Just as school administrators/youth workers have an obligation to support the coordinated implementation of service learning in the community, the community must be committed to supporting service-teaming in the schools (school-based) and the educational goals of service for the young people (community-based). For school-based service learning, communities must recognize and respect the curricular goals strengthened in the schools by service learning. Communities must work with the schools/youth-serving agencies to ensure that students’ service opportunities are structured to be consistent with learner outcomes.

9. Service learning is understood and supported as an integral element in the life of a school or sponsoring organization and its community.

  • School-based: For service learning to be accepted and succeed in any setting, it must receive institutional support for its philosophy and its financial requirements. School-based service learning needs the support of both district and building administrators. Too often, educators enthusiastic about service learning are offered token support, largely in words of praise for the “wonderful work” that is being accomplished.
  • Community-based: For service learning to be accepted and succeed in any setting, it must receive institutional support. Too often, youth-serving agencies, enthusiastic about the results of service learning, offer professionals token support, largely in words of praise for the work that is being accomplished.
  • School-based and community-based: Whereas spoken recognition is important, what is significant is the provision of the time that goes into exemplary service learning. Teachers/youth organization workers who implement service learning, either as a discrete class/project, as a part of their subject area lessons, or with thematic or interdisciplinary learning, must be supported with planning and implementation time as well as a reasonable budget for student/youth incentives, expenses such as transportation and training, and other outside resources that can be crucial to the success of the effort.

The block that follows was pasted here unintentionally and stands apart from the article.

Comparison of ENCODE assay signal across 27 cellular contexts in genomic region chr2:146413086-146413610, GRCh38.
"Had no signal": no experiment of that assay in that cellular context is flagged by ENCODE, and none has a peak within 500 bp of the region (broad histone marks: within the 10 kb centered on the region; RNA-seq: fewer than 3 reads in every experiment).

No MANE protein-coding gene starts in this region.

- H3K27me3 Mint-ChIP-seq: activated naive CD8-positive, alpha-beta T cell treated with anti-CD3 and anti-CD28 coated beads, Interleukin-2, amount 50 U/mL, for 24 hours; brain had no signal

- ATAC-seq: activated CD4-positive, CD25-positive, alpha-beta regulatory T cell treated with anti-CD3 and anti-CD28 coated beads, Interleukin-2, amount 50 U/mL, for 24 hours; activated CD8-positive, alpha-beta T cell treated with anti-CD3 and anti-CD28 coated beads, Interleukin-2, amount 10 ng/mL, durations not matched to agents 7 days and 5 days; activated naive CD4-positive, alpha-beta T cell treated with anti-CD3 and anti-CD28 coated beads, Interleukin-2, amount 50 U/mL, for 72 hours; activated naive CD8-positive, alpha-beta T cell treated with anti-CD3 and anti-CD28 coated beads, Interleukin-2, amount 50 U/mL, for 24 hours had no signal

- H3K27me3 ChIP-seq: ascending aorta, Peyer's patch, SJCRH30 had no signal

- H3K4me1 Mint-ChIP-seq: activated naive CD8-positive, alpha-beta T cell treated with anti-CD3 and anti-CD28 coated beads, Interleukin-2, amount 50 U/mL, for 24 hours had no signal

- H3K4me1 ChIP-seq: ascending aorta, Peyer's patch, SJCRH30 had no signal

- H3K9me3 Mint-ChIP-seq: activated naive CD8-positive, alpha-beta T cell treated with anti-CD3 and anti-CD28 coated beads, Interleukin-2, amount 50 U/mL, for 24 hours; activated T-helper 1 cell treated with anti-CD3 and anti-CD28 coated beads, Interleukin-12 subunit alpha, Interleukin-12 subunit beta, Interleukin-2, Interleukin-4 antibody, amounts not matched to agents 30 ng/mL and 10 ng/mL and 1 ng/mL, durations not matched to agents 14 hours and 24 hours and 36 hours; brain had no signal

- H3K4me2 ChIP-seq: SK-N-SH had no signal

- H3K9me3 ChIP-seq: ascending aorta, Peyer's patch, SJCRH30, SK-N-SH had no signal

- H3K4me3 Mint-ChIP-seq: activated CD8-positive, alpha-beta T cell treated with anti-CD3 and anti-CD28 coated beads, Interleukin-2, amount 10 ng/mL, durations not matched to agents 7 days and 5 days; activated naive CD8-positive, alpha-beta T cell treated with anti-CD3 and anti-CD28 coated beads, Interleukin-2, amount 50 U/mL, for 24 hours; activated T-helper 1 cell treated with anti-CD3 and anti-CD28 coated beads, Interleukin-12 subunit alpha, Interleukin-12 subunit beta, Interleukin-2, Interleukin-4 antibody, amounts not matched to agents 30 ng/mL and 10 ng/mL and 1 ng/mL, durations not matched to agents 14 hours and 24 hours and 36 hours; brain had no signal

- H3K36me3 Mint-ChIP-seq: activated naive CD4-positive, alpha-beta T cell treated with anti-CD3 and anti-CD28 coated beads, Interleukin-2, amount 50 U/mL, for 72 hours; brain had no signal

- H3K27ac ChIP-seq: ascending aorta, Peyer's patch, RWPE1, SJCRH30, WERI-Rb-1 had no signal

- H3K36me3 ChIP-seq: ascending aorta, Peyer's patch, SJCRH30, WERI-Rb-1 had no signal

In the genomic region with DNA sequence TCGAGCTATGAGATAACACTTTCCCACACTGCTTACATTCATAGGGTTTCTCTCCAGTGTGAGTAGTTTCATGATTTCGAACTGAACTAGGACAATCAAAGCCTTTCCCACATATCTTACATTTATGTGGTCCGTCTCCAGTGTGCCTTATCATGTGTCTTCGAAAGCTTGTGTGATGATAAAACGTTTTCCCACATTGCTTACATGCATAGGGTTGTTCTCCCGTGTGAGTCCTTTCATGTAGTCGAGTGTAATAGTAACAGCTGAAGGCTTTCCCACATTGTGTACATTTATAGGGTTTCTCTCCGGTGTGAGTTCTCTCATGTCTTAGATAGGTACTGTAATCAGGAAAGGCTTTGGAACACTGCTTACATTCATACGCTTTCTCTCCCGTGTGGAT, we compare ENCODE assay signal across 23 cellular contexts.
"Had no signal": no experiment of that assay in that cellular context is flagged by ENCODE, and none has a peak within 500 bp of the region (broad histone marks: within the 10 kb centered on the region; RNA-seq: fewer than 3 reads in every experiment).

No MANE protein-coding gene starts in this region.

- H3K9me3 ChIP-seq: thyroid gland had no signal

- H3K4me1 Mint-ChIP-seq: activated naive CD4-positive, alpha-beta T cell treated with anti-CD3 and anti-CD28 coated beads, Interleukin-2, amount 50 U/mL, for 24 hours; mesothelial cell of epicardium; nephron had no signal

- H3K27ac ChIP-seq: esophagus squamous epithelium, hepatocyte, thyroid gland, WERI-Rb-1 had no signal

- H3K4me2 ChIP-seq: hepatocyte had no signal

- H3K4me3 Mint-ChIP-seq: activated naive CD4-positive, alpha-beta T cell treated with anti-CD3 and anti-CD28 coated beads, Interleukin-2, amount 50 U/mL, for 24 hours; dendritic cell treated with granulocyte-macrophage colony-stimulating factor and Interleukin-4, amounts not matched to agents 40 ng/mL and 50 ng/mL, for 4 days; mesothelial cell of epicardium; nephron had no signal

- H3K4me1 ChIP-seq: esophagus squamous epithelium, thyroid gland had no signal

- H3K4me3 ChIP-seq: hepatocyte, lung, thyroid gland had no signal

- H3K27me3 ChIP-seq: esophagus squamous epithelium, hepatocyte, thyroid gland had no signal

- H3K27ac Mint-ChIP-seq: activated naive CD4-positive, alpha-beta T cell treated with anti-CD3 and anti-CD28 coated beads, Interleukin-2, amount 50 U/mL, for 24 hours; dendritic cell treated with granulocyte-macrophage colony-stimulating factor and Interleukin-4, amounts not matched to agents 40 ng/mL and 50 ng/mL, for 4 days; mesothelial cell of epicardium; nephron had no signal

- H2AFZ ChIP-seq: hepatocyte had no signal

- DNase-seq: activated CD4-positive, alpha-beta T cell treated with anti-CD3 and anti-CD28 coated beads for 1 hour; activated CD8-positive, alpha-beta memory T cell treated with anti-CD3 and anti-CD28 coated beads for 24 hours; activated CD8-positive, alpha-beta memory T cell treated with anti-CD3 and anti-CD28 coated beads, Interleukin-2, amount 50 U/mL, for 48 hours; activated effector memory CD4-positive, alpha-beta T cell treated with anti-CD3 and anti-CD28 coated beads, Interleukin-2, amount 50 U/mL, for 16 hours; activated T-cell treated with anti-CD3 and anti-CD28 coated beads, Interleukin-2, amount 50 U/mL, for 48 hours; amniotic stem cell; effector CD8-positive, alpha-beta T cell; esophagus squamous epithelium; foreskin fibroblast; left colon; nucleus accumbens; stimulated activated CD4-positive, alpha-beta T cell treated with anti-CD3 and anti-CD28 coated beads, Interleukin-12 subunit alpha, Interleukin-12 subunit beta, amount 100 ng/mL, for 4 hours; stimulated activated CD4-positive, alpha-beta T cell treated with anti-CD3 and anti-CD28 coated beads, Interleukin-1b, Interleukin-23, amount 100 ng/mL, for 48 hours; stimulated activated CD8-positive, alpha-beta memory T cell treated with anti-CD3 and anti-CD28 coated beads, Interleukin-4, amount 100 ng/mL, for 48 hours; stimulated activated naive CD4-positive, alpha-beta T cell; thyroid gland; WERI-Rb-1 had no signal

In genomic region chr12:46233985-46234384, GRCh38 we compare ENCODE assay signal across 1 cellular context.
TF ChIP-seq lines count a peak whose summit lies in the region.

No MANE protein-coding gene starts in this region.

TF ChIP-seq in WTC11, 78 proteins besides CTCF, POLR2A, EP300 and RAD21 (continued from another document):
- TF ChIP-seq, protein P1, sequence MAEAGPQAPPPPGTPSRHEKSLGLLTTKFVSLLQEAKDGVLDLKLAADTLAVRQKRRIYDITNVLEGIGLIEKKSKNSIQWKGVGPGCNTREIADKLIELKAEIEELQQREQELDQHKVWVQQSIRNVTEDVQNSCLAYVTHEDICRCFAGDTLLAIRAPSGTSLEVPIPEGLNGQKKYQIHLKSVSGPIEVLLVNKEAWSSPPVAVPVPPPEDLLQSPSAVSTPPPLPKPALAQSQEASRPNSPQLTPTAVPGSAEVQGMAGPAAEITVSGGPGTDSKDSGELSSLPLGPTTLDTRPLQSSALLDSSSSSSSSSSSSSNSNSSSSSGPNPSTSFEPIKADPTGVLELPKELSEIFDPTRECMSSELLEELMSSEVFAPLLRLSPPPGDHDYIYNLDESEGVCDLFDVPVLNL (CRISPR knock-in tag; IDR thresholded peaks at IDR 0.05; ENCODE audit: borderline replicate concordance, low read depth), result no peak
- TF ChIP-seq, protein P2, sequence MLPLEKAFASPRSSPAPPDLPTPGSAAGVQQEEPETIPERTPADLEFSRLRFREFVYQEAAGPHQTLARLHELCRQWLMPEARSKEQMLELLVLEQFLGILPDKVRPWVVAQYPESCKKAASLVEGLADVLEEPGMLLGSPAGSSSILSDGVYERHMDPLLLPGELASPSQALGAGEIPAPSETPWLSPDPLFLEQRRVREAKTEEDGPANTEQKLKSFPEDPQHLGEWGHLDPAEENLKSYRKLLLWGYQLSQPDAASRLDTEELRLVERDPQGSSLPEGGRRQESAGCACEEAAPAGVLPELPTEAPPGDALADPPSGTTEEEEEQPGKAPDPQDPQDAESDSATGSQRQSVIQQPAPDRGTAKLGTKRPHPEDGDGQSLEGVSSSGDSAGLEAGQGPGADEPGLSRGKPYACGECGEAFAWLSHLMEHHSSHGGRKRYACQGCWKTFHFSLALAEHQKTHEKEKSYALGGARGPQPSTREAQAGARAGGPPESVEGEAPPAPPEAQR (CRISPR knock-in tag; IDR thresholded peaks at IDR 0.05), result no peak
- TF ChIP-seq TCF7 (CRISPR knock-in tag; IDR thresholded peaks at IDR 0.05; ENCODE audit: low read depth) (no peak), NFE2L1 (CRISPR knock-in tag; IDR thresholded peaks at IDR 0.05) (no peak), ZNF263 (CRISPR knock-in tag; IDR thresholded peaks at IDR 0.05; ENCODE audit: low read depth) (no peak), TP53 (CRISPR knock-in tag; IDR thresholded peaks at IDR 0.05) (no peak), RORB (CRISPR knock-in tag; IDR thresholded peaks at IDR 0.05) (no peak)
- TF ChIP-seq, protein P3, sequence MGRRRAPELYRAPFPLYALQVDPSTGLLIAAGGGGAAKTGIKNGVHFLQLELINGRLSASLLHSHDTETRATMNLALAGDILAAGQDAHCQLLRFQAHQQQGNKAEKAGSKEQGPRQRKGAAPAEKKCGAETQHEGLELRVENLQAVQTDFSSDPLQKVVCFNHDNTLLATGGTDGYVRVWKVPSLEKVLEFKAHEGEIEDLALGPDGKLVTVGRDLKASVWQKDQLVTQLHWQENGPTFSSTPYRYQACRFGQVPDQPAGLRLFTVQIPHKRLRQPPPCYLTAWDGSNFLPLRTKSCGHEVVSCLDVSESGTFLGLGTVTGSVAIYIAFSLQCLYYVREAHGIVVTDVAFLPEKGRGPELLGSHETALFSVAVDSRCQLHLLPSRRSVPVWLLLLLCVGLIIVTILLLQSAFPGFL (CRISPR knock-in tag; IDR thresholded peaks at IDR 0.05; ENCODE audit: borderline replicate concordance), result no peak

The development, implementation, and coordination of service projects in the community outside the classroom require a level of support that must extend beyond the efforts of any individual or group of teachers/youth organization workers. Service learning can enhance school-community partnerships, but to do so, it must be presented to the community in a manner that does not conflict with community interests.

To ensure the stability of these school-community (school-based) and community (community-based) partnerships, schools and school districts/youth development organizations implementing service learning must provide continuing and visible oversight as well as coordination among community interests and classroom teachers/youth organization workers.

Administrators should ensure that the climate of the school/organization is open to service learning. Even those who are not directly involved in service learning should understand its significance. Teachers and students/adults and youth must understand why some students/young people have different schedules and may appear to be receiving special treatment as a result of doing service. The whole school/community must be aware of the learning and service goals that enable students/youth to pursue these goals.

Similarly, when there are placement sites, even those who do not have direct contact with students/youth must understand and welcome the young people. Students’/youths’ roles must be clearly articulated and their tasks carefully defined with the awareness of the administration and clients of the agency so that the work the youth perform is respected.